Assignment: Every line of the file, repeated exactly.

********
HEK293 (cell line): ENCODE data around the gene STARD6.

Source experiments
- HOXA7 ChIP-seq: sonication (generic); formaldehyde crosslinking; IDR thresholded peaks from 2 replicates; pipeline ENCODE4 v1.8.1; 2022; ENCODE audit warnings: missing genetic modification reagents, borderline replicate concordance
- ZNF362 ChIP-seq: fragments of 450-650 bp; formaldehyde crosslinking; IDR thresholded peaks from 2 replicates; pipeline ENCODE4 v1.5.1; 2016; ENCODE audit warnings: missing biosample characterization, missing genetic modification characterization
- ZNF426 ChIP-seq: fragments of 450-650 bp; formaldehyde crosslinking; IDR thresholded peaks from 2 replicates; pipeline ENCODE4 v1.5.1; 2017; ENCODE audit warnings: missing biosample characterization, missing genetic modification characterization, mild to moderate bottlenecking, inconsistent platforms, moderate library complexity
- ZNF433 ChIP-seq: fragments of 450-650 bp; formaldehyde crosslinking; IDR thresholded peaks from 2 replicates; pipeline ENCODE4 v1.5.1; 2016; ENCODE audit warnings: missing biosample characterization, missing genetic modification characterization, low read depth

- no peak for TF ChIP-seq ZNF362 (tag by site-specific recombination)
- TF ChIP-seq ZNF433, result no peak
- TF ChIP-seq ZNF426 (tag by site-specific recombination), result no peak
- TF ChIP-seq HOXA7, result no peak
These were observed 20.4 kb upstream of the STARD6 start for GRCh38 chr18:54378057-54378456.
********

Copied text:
HEK293 (cell line): ENCODE data around the gene STARD6.

Source experiments
- HOXA7 ChIP-seq: sonication (generic); formaldehyde crosslinking; IDR thresholded peaks from 2 replicates; pipeline ENCODE4 v1.8.1; 2022; ENCODE audit warnings: missing genetic modification reagents, borderline replicate concordance
- ZNF362 ChIP-seq: fragments of 450-650 bp; formaldehyde crosslinking; IDR thresholded peaks from 2 replicates; pipeline ENCODE4 v1.5.1; 2016; ENCODE audit warnings: missing biosample characterization, missing genetic modification characterization
- ZNF426 ChIP-seq: fragments of 450-650 bp; formaldehyde crosslinking; IDR thresholded peaks from 2 replicates; pipeline ENCODE4 v1.5.1; 2017; ENCODE audit warnings: missing biosample characterization, missing genetic modification characterization, mild to moderate bottlenecking, inconsistent platforms, moderate library complexity
- ZNF433 ChIP-seq: fragments of 450-650 bp; formaldehyde crosslinking; IDR thresholded peaks from 2 replicates; pipeline ENCODE4 v1.5.1; 2016; ENCODE audit warnings: missing biosample characterization, missing genetic modification characterization, low read depth

- no peak for TF ChIP-seq ZNF362 (tag by site-specific recombination)
- TF ChIP-seq ZNF433, result no peak
- TF ChIP-seq ZNF426 (tag by site-specific recombination), result no peak
- TF ChIP-seq HOXA7, result no peak
These were observed 20.4 kb upstream of the STARD6 start for GRCh38 chr18:54378057-54378456.